Jane Sustrik remembers the sense of fear hanging over her in those early months of the pandemic.
Dozens of residents from her mother’s congregate living home in Edmonton died of COVID-19, as Ms. Sustrik read reports of the abysmal conditions in long-term care homes across the country and the number of residents falling victim to the virus.
Ms. Sustrik was vice-president of United Nurses of Alberta before leaving her job to be a full-time caregiver to her mom in the congregate home. That was just before COVID-19 hit.
At the time she remembers saying, “My greatest fear is that we’re not going to learn anything from this.”
“I feel now that we’ve learned a lot from COVID,” Ms. Sustrik said in a recent interview. “But we haven’t done anything with it.”
Teams of experts have been working since last year to put together national long-term care standards to reflect those hard-earned pandemic lessons and offer Canadians better and safer lives in congregate homes.
They’re now putting the finishing touches on two sets of standards, but the question remains what the federal government intends to do once they’re finished.
The Health Standards Organization and the CSA Group – formerly the Canadian Standards Association – are expected to approve the final version of the standards in a matter of weeks and they will be publicly released in December.
Dr. Samir Sinha, who chairs the HSO’s panel of experts on long-term care, said he’s spoken to the federal ministers on the file who’ve expressed enthusiasm about the work so far but won’t commit to mandating the standards until they are finalized.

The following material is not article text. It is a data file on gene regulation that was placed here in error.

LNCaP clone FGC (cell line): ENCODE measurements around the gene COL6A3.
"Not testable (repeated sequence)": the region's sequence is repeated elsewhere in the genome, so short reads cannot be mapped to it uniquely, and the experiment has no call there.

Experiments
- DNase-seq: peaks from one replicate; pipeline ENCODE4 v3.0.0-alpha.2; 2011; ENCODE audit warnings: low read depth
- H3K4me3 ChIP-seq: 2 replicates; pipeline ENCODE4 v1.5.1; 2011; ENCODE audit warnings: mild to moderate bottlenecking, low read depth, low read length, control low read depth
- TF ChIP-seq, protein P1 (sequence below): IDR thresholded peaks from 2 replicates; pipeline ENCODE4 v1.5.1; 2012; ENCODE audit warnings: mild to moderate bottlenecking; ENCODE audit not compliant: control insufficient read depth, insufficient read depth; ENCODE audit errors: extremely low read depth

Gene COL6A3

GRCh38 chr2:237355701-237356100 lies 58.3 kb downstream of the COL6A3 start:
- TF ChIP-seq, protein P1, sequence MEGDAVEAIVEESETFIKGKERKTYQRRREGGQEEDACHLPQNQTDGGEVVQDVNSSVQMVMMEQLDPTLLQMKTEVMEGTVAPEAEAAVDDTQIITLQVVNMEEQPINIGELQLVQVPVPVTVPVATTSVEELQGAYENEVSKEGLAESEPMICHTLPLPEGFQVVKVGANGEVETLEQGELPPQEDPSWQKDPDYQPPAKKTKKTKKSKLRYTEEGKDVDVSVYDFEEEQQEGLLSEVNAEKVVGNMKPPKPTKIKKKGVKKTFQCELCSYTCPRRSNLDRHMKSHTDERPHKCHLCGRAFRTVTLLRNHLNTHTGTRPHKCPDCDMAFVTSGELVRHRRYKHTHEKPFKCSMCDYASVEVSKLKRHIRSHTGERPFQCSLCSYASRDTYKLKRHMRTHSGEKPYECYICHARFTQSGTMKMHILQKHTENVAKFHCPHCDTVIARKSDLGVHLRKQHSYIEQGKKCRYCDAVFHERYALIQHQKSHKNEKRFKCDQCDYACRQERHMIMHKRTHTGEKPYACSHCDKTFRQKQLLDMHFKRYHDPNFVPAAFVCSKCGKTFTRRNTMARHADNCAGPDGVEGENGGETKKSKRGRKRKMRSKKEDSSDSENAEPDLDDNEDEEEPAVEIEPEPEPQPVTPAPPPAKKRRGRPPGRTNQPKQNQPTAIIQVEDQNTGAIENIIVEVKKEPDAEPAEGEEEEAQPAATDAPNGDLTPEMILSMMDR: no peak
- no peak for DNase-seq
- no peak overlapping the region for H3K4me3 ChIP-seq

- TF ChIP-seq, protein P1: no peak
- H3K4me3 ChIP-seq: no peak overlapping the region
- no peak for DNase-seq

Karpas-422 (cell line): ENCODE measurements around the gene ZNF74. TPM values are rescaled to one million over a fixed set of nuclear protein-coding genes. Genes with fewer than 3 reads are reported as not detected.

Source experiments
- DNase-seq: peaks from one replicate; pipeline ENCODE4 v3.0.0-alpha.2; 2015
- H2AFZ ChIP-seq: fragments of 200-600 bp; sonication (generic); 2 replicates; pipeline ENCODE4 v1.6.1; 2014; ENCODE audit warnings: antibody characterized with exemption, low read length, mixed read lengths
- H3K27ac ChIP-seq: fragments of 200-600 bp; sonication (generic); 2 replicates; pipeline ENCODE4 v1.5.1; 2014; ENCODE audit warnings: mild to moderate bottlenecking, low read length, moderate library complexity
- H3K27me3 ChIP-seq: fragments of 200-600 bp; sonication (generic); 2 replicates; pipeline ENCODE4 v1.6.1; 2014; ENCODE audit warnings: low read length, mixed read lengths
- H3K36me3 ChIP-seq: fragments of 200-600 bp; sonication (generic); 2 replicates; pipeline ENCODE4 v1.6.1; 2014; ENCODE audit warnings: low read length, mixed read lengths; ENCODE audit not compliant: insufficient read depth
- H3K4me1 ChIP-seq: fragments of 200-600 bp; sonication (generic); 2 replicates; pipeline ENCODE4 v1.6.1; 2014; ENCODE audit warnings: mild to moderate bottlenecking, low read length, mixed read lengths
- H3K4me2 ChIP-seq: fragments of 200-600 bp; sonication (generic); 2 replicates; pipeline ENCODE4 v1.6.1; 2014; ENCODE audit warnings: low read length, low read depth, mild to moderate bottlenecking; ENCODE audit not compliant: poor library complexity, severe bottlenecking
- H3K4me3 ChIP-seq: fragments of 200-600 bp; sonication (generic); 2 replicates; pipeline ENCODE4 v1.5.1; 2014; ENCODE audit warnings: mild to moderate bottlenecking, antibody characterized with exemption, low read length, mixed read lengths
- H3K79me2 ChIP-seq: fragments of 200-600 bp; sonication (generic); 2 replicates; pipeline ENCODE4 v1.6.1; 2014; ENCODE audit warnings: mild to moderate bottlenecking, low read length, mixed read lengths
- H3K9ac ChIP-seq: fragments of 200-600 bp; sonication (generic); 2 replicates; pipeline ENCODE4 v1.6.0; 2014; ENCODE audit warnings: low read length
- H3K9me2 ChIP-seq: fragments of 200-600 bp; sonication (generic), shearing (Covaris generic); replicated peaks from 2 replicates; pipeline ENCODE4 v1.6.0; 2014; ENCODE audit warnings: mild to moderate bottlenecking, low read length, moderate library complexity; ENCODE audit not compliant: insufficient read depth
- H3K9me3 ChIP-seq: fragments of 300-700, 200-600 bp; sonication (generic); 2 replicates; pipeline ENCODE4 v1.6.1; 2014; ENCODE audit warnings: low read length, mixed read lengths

The Liberals promised to legislate safety in long-term care during the last election, and that promise is a condition of the party’s supply and confidence agreement with the NDP to prevent an election before 2025.
Health Minister Jean-Yves Duclos’ office referred questions about the government’s promise to Health Canada, which would not say whether the government plans to table legislation in the House of Commons this fall.
“We want to see action on this immediately,” said NDP Leader Jagmeet Singh at a news conference on Thursday. “We need to see that standard of care be legislated and we want to see that implemented as quick as possible.”
The agreement between the two parties doesn’t include a timeline for the new legislation, or any specifics about what it should contain.
Ms. Sustrik said better standards are needed immediately. People have already become complacent about long-term care conditions, even as outbreaks continue in the homes, she said.
“We’re back to where we were before again,” she said. “I feel like nothing’s happened. So if we could get some decent standards in long-term care, it’s absolutely vital.”
The government set aside $3-billion in the 2021 budget to help provinces and territories implement the standards when they are complete, and Health Canada said in a statement any legislation will be designed to reflect the provinces’ jurisdiction over the industry.
Dr. Sinha and CSA Group’s committee chair Alex Mihailidis say the standards will be very similar to the drafts released earlier this year, with some minor “tweaks.”
The standards focus on every aspect of life in long-term care, from infection control and prevention, to staff working conditions, food and visitor policies.
CSA Group received 2,000 pieces of feedback on the draft after it was released at the beginning of the year, Mr. Mihailidis said, and most reinforced the approach the committee was already taking.
He believes the standards will help to curb transmission of COVID-19 and other disease outbreaks.
“I think there could be a difference down the road, obviously if and when the standard is implemented,” he said.
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